The best books about public opinion and foreign policy

Matthew A. Baum Author Of Soft News Goes to War: Public Opinion and American Foreign Policy in the New Media Age
By Matthew A. Baum

Who am I?

I started my career in Washington D.C., where my first job involved conducting strategy meetings with senior civilian and military policy officials regarding potential military conflicts around the world. At the time I was struck by the extent to which senior policymakers worried about whether they would be able to garner and sustain public support for U.S. overseas military operations. This concern often dominated our meetings. It ultimately set me on my course as a scholar, where much of my work has focused on trying to understand what average people think about the world, why they believe what they do, and whether and how their attitudes affect leaders’ decision-making in crisis situations.


I wrote...

Soft News Goes to War: Public Opinion and American Foreign Policy in the New Media Age

By Matthew A. Baum,

Book cover of Soft News Goes to War: Public Opinion and American Foreign Policy in the New Media Age

What is my book about?

The American public has consistently declared itself less concerned with foreign affairs in the post-Cold War era, even after 9/11, than at any time since World War II. How can it be, then, that public attentiveness to U.S. foreign policy crises has increased? This book represents the first systematic attempt to explain this apparent paradox. Matthew Baum argues that the answer lies in changes to television’s presentation of political information. In so doing he develops a compelling “byproduct” theory of information consumption. 

Baum rigorously tests his theory through content analyses of traditional and soft news media coverage of various post-WWII U.S. foreign crises and statistical analyses of public opinion surveys. The results hold key implications for the future of American politics and foreign policy.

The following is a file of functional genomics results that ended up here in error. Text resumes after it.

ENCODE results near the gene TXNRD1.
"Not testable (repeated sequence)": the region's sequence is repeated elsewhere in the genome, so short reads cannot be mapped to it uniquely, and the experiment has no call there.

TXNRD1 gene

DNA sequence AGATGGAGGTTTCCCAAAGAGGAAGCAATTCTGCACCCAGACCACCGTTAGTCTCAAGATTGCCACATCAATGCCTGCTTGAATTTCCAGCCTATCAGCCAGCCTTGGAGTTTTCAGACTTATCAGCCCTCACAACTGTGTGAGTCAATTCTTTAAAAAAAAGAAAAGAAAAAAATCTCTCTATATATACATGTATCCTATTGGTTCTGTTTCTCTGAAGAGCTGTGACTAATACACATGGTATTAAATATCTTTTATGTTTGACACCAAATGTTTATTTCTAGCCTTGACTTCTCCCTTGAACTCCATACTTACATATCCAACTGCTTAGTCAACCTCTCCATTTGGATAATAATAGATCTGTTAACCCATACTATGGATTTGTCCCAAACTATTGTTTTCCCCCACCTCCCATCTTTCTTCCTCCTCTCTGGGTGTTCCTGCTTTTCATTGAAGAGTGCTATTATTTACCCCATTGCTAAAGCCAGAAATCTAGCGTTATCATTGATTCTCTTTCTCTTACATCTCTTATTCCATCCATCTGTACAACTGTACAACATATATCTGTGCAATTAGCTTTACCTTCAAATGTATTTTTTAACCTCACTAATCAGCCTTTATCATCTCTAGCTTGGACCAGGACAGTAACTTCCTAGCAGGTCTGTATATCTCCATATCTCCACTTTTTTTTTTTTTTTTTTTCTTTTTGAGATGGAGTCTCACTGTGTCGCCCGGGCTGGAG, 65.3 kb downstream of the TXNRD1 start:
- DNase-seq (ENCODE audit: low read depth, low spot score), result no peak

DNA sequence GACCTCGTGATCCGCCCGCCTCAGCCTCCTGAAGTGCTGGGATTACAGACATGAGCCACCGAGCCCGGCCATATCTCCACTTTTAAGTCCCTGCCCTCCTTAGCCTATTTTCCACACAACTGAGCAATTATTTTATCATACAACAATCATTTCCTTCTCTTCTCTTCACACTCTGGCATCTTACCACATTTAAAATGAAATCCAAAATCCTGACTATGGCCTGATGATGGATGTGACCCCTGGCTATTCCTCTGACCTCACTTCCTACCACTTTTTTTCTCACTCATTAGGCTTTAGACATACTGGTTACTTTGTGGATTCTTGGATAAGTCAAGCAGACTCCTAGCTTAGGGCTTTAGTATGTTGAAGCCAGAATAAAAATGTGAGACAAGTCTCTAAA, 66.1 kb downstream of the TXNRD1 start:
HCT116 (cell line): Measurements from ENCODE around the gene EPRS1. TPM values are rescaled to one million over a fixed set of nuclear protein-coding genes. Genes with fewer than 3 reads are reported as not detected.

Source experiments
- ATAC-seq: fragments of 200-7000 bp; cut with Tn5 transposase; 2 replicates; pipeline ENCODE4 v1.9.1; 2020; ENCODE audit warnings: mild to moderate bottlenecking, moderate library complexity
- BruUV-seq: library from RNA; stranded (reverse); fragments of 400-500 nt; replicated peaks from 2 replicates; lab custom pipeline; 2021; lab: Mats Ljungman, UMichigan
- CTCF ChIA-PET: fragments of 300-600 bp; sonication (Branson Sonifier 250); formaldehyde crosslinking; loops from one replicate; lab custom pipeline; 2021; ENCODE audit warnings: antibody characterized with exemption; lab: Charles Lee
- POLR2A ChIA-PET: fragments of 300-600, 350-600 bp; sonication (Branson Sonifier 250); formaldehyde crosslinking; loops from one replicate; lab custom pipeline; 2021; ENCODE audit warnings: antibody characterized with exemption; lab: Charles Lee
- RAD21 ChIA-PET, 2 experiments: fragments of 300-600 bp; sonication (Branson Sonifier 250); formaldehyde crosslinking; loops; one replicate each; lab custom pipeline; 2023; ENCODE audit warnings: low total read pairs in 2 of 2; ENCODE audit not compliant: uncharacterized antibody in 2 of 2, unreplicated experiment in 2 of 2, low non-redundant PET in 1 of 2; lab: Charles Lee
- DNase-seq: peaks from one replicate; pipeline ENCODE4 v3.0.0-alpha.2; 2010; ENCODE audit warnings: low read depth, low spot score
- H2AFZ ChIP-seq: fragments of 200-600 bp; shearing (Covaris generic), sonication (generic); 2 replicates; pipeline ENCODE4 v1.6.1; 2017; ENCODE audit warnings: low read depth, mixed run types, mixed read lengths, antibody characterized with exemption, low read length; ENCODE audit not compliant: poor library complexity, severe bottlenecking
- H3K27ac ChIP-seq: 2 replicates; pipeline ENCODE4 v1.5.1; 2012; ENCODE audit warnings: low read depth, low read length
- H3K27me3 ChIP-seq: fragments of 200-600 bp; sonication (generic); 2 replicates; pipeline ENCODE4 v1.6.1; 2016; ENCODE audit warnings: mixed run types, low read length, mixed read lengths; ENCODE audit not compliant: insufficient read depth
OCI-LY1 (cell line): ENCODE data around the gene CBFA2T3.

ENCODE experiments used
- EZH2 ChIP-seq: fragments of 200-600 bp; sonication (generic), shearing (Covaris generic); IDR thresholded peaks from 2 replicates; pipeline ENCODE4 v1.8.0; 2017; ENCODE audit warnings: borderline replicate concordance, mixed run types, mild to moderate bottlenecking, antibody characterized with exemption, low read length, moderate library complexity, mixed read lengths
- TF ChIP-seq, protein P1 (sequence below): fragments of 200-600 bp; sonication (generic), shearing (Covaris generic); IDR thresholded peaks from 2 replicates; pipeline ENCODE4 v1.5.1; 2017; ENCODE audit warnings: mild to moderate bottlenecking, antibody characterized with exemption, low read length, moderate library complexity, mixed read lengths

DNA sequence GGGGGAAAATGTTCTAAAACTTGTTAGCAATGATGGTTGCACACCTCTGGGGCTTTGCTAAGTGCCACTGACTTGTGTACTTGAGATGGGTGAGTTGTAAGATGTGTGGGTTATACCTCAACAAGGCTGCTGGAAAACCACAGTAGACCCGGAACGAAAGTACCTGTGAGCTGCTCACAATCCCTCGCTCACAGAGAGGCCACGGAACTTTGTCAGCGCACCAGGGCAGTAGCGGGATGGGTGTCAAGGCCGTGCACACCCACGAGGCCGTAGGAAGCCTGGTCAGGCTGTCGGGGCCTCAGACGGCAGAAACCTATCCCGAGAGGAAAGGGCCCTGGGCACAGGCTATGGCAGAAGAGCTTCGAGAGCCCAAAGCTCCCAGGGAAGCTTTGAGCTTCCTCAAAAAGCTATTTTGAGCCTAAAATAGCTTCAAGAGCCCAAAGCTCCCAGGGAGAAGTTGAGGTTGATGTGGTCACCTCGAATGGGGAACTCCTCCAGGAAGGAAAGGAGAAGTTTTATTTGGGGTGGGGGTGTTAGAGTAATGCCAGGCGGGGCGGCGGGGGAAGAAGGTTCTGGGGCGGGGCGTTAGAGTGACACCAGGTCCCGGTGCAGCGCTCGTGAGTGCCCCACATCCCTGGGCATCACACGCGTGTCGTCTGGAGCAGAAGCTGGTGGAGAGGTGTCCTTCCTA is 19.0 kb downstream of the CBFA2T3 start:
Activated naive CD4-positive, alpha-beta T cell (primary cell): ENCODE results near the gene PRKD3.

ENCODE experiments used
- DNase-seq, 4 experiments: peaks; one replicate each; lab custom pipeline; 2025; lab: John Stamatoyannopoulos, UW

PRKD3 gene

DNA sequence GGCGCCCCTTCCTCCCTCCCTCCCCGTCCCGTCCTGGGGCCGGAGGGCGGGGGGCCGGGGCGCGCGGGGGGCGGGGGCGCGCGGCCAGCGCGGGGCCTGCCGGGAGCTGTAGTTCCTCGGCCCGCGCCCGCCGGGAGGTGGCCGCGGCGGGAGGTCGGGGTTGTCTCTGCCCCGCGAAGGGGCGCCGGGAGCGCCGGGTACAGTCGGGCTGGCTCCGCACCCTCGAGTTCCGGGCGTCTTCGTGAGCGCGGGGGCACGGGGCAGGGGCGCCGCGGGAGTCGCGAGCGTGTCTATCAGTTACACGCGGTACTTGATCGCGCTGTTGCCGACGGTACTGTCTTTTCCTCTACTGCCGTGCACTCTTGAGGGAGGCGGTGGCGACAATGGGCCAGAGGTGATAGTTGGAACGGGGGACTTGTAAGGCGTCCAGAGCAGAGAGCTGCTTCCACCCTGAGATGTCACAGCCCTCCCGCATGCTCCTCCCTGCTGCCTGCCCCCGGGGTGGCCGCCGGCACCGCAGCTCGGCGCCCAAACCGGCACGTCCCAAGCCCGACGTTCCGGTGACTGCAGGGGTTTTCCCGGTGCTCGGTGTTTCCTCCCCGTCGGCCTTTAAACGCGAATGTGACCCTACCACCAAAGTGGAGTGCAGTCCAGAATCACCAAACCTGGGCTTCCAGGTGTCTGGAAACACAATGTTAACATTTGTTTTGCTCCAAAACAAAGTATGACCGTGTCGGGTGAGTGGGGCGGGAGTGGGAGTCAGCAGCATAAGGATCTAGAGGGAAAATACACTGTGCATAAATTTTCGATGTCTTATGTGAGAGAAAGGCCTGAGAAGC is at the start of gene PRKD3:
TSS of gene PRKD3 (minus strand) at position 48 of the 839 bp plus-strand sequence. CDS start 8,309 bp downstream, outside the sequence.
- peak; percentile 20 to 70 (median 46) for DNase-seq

The books I picked & why

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War, Presidents, and Public Opinion

By John E. Mueller,

Book cover of War, Presidents, and Public Opinion

Why this book?

Under what conditions will Americans support a president when he sends the nation to war? By looking at how the American public responded to the Korean and Vietnam wars in unprecedented breadth and depth, this is the question Mueller seeks to answer in arguably the most important book of the past half-century (or more) on American public opinion regarding war. This was one of the books that first got me interested in understanding why Americans respond the way they do to military conflicts, how presidential leadership, good and bad, can influence public support when American troops are in harm’s way.


Public Opinion and American Foreign Policy

By Ole Rudolf Holsti,

Book cover of Public Opinion and American Foreign Policy

Why this book?

This is my go-to reference book about American public opinion on all things foreign policy. Holsti is one of the most important public opinion scholars of the 20th Century and arguably this is his most important book. I assign it in all of my undergraduate classes on the subject. He explains not only what the public believes about foreign policy—through case studies ranging from international trade to all major U.S. military conflicts in the post-World War II era—but also does a brilliant job of synthesizing decades of research on human information processing, learning, and ideological reasoning to explain in straightforward terms why people react to events the way they do. He also explains the (substantial) differences between the foreign policy views of elites and average citizens